Can we say liberating?
I don’t know about you, but there have been many times as both a digital scrapbooker and designer where I’ve felt the pressure to come up with a truly unique idea. So much so that at times I wouldn’t even allow myself to browse digital galleries out of fear I might see an idea I loved and feel I couldn’t use it because someone else already had.
Which is exactly why I find this idea of embracing influence so liberating.
For the record, I’m not in the least bit talking about digital piracy or attempting to pass someone else’s work off as your own. That’s a whole different story. Give credit where credit is due. But as this graphic from the book points out, there’s a difference between good theft and bad theft:
Good theft is what great artists do. They take existing ideas and inspiration from their idols and transform those influences into a style that is unique to them by adding their own sparkle and twist. Then in turn, others take their idea, add their own special spin to it and the cycle of creativity and evolution continues.
2) Collect Good Ideas
In this high-speed, high-tech digital world we live in, we are constantly being bombarded by information and inspiring content on a daily basis and well, it can get overwhelming! So if we consider that all of our most creative work is the sum of our influences then we need to be choosy about what inspiration we let into our creativity.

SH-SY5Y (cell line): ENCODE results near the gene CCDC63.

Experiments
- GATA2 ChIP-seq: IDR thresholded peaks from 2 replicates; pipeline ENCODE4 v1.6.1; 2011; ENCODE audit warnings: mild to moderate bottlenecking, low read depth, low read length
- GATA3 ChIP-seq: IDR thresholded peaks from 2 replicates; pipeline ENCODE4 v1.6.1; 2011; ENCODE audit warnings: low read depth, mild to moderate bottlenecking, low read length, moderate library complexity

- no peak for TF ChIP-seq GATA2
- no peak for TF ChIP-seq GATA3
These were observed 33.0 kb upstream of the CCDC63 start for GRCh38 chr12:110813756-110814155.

Kleon points out, “You’re only going to be as good as the stuff you surround yourself with…Your job is to collect good ideas. The more good ideas you collect, the more you can choose from to be influenced by.”
Or to put it another way, keep the ideas most worth stealing.
Even Steve Jobs (with the help of Pablo Picasso) knew this to be true…
This is exactly why I started this creative adventures project. Because I felt my circle of creative influence had grown a bit small and I wanted to push myself to seek out a wider variety of inspiration. So I loved that this point was made in the book.